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About Trae

  • Birthday 03/23/1991

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  1. Nah Dallas' downtown is pretty much in the middle of the city geographically. Southern Dallas is larger in area than Northern Dallas. I don't think the Paris or London stations are good comparisons either considering those cities have faster and more efficient train services connecting passengers to the rest of the city network, not to mention connections inside/outside the country. The Houston bus or BRT system won't compare there. Also Garu Du Nord is 2 miles from central Paris and King's Cross is 2 miles from London's CBD. Meanwhile the NW Mall station is 8.5 miles from DT. Now La Defense is 7 miles from Garu Du Nord, but again much quicker connections than what we'll see in Houston with the buses. It's unfortunate seeing people just settle for this location. To me it's second rate to a Hardy Rail Yards/Downtown area station. And Dallas' station may not technically be within their downtown freeway loop but being in the Cedars neighborhood with direct connection to DART rail via a pedestrian walkway is as close as you can get. This would be like Houston's station being in east Washington Ave., Midtown, or East Downtown. In other words, much better location...
  2. I feel like you just enjoy debating. ROD clearly stepped up Houston's game in the luxury retail department. It doesn't take anything away from the Galleria. All you have to do is look at the list of luxury retailers within each. The ROD has ones commanding the most dollar.
  3. Lmao well obviously the Galleria has existed but walkable districts such as the River Oaks District was non-existent in Houston and this is what attracts the luxury clientele nowadays. It's not circling around a mall. The Galleria has luxury retail for sure but the real high-end stuff is locating in ROD. Why do you think it was so easy for ROD to pull so many luxury retailers? Look around the nation at where luxury retailers setup shop. You're more often than not in a walkable area like River Oaks District, Rodeo Drive, Michigan Ave, 5th Ave., Brickell, etc..
  4. Actually there is. Plano is now looking to redevelop older strip centers, dead malls, and some grassland/parking lots on these suburban office campuses into mixed-use developments. I do think smaller suburban cities will have a harder time, but major cities of Houston or Dallas' size should not have the same issues because there is more room.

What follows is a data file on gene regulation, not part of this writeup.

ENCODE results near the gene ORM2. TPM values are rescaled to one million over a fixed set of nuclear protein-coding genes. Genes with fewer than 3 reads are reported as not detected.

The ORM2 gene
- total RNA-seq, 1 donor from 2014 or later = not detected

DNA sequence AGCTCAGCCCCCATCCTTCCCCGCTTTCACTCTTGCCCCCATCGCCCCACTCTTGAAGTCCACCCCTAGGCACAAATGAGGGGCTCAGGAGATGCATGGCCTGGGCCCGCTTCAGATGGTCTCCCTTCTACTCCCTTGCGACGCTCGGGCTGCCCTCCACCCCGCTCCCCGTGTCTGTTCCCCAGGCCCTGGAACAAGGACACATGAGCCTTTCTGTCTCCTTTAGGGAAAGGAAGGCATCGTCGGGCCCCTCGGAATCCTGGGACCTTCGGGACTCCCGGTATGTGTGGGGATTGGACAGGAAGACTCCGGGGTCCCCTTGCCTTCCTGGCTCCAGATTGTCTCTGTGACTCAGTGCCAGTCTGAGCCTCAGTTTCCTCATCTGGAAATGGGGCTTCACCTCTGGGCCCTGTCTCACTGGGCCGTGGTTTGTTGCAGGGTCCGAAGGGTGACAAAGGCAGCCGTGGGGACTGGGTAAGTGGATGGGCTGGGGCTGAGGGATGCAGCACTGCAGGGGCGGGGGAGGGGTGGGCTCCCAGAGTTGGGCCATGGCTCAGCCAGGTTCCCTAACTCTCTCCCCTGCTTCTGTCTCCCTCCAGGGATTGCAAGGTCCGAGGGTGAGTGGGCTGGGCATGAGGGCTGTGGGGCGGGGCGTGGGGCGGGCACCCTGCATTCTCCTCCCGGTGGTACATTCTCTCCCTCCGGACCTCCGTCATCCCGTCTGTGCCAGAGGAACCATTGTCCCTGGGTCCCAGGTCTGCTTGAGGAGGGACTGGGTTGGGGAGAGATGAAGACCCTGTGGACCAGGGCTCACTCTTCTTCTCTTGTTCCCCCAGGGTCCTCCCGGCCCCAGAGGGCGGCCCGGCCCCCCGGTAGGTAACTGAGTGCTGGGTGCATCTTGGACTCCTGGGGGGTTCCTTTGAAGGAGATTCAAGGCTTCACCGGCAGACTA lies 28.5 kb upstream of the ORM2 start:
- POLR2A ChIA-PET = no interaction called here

5. After River Oaks District and BLVD Place, Houston really exploded with luxury retail. Houston has increased it's profile as a luxury shopping destination fairly quickly and a lot of that was because it didn't have the setup that attracts the clientele until ROD.
  6. Houston has really become a top luxury market especially in the Central Time Zone. I know Dallas used to be thought of as a more luxury shopping destination for this part of the country but I don't think that's the case anymore. This is especially true when you consider Houston receives many leisure travelers from Latin America. This shows what a few mixed-use developments and marketing will do to a city. Many stores now opening their first Texas or US locations in Houston more often lately than ever before.
  7. Midtown, Downtown, and East DT definitely have the most though and that's where the rail is. It'll be interesting to see how it shapes out but I'll bet almost anything that the areas nearest rail corridors will be more desirable in the long run than bus corridors. It's the case in every major city so I don't see Houston bucking that trend (outside of Uptown/RO of course), but I could be wrong.
  8. Not just TODs though but new mixed-use development in general. Which projects are commanding the highest price per sq ft in Houston right now? The ones nearest the current rail lines, with Uptown/River Oaks being an obvious exception due to wealth. A lot has changed since 2013. There are definitely cities out there expanding TOD policies for highly used bus routes (Chicago doing it for two or three lines) but of course those are complement routes to the main rail lines. In order to make it work for a bus line you're going to need high frequency service. I hope Houston is successful going with all these buses versus higher quality rail, but I have my doubts based on perception of bus vs. rail by the general public, the lower capacity, and more variables.